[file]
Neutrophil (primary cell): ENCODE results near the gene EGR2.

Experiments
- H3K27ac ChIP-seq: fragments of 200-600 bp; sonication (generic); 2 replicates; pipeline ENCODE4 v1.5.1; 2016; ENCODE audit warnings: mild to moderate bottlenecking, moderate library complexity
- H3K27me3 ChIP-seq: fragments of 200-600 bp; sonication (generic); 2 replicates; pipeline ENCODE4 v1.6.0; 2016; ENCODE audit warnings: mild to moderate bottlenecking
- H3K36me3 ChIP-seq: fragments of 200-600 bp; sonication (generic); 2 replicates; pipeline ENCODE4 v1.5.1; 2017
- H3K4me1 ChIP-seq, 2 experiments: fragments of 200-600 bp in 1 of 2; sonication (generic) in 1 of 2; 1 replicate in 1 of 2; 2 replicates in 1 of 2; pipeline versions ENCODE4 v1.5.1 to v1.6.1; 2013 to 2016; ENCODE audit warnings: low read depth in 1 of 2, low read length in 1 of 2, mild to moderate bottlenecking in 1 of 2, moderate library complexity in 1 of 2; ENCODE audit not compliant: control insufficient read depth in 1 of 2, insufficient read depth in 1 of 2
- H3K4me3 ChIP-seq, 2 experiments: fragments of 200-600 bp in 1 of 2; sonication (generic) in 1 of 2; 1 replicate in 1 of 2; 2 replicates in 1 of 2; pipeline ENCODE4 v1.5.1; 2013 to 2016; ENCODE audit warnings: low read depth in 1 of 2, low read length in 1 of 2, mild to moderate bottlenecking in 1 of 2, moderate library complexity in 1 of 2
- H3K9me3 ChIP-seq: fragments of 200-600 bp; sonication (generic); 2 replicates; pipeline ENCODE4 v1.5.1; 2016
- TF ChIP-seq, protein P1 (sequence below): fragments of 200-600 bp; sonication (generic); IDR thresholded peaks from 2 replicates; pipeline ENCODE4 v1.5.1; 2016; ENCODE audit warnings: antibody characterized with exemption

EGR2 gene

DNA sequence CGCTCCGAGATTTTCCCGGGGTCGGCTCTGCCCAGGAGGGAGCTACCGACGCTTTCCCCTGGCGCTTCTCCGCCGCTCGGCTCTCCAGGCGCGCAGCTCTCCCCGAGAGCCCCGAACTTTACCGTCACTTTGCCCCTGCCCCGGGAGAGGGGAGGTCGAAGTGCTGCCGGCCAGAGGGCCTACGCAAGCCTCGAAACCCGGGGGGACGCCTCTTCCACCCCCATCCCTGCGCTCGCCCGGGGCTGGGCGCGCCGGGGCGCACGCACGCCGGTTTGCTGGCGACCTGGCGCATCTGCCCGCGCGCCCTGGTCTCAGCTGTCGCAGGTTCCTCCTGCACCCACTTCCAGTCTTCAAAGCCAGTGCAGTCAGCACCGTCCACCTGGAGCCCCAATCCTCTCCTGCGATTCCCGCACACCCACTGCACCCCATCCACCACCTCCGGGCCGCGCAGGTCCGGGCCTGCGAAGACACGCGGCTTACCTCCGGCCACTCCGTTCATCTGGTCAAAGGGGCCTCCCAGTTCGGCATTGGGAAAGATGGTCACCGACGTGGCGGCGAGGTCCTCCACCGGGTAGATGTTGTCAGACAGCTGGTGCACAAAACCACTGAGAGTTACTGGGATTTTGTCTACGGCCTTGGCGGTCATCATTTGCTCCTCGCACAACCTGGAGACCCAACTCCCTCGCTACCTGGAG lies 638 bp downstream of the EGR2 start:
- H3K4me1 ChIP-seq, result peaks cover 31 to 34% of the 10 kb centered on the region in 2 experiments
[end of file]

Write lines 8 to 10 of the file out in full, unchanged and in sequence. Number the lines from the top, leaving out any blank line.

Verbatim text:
- H3K9me3 ChIP-seq: fragments of 200-600 bp; sonication (generic); 2 replicates; pipeline ENCODE4 v1.5.1; 2016
- TF ChIP-seq, protein P1 (sequence below): fragments of 200-600 bp; sonication (generic); IDR thresholded peaks from 2 replicates; pipeline ENCODE4 v1.5.1; 2016; ENCODE audit warnings: antibody characterized with exemption

EGR2 gene